For the third time in less than a week, ABC anchor and former Clinton aide George Stephanopoulos appeared on "Good Morning America" to dourly assess Republican Fred Thompson’s 2008 chances. On the Thursday edition of GMA, the host of "This Week" attempted to set an impossible bar for the former senator. "...He can't make a mistake,"Stephanopoulos breathlessly claimed.
Earlier in the segment, the ABC host negatively spun Thompson’s standings in the polls. Some might compliment the performance of a candidate who, upon entering the 2008 race, is only narrowly trailing the front-runner. Not Stephanopoulos. After claiming that many thought the former actor would surge into first place early in the summer, he critiqued, "That hasn't happened. Most of the latest polls show that he's in second place behind Rudy Giuliani....He hasn't quite rocketed out the way he expected."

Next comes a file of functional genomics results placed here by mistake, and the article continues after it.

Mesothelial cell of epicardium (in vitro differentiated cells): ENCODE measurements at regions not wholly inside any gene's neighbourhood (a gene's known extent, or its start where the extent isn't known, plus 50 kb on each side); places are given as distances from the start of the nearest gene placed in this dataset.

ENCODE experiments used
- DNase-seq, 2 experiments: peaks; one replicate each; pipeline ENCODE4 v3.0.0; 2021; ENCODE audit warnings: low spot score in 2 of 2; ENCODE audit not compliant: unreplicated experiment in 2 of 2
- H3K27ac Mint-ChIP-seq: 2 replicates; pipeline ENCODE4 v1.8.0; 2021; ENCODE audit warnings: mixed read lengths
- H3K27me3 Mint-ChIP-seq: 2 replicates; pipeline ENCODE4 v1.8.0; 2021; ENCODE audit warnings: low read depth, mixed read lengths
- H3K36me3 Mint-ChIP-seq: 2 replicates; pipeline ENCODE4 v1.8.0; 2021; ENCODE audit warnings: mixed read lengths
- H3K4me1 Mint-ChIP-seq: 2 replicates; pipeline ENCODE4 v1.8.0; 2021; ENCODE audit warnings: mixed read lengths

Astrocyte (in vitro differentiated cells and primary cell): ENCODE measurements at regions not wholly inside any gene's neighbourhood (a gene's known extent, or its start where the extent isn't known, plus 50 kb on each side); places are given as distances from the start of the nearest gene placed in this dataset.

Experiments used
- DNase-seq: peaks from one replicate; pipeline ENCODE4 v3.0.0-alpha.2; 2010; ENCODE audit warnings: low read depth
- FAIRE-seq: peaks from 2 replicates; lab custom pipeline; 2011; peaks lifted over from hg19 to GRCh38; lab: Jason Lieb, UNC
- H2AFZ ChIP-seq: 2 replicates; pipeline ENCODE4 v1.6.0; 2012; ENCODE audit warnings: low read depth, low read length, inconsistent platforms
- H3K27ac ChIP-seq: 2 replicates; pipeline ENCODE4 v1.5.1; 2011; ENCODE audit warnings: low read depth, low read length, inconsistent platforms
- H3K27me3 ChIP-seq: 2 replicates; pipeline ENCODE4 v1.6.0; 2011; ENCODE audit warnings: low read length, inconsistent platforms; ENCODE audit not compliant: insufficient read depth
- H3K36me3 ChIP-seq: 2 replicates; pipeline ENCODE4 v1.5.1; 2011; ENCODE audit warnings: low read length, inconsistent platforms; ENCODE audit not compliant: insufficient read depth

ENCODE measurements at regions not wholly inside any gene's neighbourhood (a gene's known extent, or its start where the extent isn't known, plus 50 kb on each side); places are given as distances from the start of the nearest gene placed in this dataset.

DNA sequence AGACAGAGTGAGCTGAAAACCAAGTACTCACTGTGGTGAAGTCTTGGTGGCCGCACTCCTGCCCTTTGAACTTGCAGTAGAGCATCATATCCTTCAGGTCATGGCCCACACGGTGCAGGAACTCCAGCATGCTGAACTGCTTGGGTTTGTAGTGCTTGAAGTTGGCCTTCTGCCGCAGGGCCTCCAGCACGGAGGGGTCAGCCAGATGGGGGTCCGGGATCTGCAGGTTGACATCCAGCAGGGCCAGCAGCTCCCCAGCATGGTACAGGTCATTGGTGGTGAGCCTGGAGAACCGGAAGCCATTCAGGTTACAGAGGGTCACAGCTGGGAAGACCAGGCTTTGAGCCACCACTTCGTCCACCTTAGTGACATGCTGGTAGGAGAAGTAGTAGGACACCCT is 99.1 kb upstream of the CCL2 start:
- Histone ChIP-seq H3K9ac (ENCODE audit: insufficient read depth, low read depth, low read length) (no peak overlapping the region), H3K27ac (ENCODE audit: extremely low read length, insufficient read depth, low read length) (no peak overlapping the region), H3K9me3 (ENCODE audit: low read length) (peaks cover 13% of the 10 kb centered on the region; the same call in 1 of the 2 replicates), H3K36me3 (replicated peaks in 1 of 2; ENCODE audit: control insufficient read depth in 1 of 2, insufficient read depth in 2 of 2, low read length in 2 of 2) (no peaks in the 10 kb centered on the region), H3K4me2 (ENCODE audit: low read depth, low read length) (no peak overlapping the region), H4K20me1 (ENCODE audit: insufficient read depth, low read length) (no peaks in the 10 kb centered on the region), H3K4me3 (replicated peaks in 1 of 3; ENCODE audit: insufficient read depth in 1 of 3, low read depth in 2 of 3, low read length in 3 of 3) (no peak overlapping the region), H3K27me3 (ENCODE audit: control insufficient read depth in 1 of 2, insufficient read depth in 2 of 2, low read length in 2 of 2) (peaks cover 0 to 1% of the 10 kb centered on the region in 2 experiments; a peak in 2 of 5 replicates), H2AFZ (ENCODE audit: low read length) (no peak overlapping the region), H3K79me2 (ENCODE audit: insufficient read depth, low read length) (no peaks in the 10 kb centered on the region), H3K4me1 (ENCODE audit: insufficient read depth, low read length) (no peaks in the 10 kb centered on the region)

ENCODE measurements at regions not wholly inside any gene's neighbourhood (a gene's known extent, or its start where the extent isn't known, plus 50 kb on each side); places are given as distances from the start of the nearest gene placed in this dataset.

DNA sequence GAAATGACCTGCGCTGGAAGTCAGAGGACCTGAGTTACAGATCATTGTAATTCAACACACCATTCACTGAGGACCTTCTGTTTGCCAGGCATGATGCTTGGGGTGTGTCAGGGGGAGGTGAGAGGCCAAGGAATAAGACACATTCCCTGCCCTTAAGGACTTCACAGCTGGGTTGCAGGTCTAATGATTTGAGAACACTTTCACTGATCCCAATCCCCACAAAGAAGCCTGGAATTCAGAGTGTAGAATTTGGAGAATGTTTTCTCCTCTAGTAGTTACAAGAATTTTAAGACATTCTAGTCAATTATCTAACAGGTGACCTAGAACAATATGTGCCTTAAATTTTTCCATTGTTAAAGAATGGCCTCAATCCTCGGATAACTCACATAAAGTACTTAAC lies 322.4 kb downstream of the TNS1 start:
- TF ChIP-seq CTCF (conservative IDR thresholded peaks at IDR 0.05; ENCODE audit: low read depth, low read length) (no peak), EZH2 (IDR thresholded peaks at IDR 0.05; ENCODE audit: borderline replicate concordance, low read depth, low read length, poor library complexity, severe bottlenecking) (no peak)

"The Path to 9/11," ABC's five-hour miniseries from earlier this year, is still not out on DVD and now the film's screenwriter is claiming that ABC is blocking the release of the DVD to save Hillary and Bill Clinton the embarrassment they suffered when the show originally aired on TV. Why would ABC do this? Because we are at the beginning of Hillary Clinton's run for president and ABC wants to keep the Clinton's failures against radical Islam from coming to the fore says series writer Cyrus Nowrasteh.